Wikipedia’s purpose is to act as an encyclopedia, a comprehensive written compendium that contains information on all branches of knowledge

Finding the proper balance between design and emergence is a fascinating topic.  In fact, my take is that this topic is the subtext of many of the arguments among methodology adherents — waterfall vs. agile. 

I’m always a bit leery of purist arguments.  In fact, I have a syncretist’s instinct to “square the circle”.  Perhaps what I’m looking for is something like Deng Xiaoping’s modifications to traditional Marxist dogma…   How about “Waterfall with Agile Characteristics”?

Will the Triple Constraint become the Project Diamond?

Craig Brown shares his experience (here) using a project diamond instead of the triple constraint (a.k.a., the Iron Triangle).  I was wondering whether someone would do like this… I’ve seen quality represented as a “Q” in the middle of the triangle or as an area “under” the triangle. 

I’ll have to think some more about how to use it.   I like the concept in theory, but I’m not sure how well the prioritization exercise Craig describes would work in practice.

BI, Deliverables, and Change Control

This post may court the Business Week curse, but I’m highlighting this story on BI and the recession (here) as the jumping off point for a couple of observations.  Rob T.’s comment in the piece (sorry, but I can’t link directly) notes that:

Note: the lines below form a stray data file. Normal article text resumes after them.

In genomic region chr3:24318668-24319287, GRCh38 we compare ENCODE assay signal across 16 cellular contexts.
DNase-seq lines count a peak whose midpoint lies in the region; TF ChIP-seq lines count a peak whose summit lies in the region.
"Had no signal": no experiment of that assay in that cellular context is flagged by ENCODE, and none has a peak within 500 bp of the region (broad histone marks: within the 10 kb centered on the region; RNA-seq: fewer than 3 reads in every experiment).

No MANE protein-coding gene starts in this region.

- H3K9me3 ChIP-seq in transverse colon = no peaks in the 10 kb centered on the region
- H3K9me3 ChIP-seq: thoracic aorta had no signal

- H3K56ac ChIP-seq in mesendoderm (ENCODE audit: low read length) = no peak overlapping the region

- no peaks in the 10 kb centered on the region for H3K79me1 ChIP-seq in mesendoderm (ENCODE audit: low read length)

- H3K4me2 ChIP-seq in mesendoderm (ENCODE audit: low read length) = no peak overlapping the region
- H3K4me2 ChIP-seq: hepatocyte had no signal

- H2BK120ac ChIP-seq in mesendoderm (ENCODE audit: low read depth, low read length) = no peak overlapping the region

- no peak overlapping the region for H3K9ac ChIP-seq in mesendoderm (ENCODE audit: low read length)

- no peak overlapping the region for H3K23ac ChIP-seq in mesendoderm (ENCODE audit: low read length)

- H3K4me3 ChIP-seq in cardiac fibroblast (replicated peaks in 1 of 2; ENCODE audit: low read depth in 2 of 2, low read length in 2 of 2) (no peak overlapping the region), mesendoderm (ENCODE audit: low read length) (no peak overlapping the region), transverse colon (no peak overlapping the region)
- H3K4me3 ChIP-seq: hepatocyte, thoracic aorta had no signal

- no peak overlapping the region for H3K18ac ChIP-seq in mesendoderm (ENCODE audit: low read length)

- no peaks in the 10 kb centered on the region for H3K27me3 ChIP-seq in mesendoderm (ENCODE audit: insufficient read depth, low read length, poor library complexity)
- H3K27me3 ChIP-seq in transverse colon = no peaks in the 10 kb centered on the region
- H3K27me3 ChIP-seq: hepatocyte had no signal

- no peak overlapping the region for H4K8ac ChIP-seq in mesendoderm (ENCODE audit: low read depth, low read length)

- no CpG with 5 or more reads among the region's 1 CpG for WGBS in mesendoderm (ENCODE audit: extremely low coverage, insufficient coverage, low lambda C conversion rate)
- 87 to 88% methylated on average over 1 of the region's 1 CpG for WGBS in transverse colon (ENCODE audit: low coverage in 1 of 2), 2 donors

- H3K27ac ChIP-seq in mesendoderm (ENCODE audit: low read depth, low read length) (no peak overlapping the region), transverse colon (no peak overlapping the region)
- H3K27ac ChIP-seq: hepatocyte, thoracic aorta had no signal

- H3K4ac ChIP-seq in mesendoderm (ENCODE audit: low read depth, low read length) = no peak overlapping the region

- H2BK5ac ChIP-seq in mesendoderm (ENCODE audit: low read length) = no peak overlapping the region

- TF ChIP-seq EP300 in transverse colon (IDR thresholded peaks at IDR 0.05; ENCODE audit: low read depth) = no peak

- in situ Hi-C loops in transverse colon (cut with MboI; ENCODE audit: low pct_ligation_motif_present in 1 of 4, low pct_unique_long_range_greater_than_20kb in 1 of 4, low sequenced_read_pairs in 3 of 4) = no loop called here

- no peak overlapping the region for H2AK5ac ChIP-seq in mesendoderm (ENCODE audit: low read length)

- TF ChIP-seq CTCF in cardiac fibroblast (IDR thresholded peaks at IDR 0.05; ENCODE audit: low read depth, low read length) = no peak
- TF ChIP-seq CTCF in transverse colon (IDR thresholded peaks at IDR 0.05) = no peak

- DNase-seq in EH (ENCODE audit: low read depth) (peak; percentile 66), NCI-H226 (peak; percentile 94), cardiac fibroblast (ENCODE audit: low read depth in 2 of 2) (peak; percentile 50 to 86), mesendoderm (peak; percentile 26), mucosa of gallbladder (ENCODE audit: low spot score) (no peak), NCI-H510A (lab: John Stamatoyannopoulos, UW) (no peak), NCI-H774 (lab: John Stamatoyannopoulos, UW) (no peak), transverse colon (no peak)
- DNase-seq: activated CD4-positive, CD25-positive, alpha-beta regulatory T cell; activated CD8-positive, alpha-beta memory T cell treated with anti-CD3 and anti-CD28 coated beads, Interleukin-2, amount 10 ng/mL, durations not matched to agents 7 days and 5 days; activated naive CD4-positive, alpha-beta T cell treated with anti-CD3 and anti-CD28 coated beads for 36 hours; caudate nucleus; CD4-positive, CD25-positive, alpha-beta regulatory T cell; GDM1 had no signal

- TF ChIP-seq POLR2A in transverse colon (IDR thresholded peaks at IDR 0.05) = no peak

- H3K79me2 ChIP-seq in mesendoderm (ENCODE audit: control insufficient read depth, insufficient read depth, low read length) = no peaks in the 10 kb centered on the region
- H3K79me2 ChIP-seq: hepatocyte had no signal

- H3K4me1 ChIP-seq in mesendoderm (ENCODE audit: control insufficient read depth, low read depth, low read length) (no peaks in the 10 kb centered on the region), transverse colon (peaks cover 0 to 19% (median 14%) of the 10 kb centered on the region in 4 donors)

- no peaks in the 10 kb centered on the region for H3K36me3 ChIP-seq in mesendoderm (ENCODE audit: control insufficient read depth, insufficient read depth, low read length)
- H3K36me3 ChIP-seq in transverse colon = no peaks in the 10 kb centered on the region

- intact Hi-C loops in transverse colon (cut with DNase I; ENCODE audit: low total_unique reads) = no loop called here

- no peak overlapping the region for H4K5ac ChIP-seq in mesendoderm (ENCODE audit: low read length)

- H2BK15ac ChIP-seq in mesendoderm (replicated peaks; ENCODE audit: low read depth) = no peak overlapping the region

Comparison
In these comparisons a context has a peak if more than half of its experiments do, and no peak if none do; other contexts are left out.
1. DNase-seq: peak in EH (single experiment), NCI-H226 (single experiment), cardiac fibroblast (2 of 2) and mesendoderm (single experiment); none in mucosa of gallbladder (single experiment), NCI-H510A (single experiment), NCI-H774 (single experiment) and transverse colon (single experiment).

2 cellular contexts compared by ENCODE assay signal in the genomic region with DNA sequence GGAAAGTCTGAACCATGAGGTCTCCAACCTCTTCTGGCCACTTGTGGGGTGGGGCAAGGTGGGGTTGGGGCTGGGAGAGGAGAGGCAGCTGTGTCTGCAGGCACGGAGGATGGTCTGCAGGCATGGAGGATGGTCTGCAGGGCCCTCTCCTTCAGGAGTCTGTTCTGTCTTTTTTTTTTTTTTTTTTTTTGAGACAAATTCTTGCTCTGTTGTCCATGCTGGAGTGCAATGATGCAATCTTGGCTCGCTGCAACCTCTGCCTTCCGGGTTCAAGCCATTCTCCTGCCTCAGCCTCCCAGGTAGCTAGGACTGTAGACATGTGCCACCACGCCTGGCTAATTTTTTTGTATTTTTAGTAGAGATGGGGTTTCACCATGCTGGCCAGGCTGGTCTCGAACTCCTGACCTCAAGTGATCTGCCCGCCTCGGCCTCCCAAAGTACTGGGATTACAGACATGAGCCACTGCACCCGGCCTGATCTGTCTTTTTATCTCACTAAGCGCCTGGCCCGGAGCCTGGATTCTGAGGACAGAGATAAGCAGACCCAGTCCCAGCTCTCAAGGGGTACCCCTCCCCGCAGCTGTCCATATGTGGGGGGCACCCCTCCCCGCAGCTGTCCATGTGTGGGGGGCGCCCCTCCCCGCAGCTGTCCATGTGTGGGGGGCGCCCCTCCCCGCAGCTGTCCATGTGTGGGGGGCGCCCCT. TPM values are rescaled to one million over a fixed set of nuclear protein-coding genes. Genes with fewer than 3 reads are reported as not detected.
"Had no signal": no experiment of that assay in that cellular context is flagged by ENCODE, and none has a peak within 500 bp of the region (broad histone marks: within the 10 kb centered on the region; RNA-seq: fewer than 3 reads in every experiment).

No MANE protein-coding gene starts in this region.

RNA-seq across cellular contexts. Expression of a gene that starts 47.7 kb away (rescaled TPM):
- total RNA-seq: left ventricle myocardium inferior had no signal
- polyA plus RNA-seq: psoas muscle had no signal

Unlike ERP, BI can be implemented step-wise, first in targeted, strategic areas, and then using a broad brush once it’s value has been proven. A wise strategy for this economy is to start small, pick a problem or area where a quick win is possible and attack it with a 60-90 day effort.

I mentioned this opportunity for short, focused projects in my WSJ interview.  These short cycle times and the nature of BI work pose problems for traditional ERP change control and deliverables definition. 

For example. what exactly is “done” on a BI project?  The traditional ERP definition of deliverables — focused on processes that deliver tangible, measureable outcomes (e.g., Order to Cash, Purchase to Pay, Hire to Retire) — doesn’t work well for BI.  Typically, reporting projects focused on # of reports, explicitly defined.  Also, in analytics projects those reports or queries often spark more ideas for how data can be cross-tabbed, projected, etc.  Do you always want to be presenting a change orders for new reports?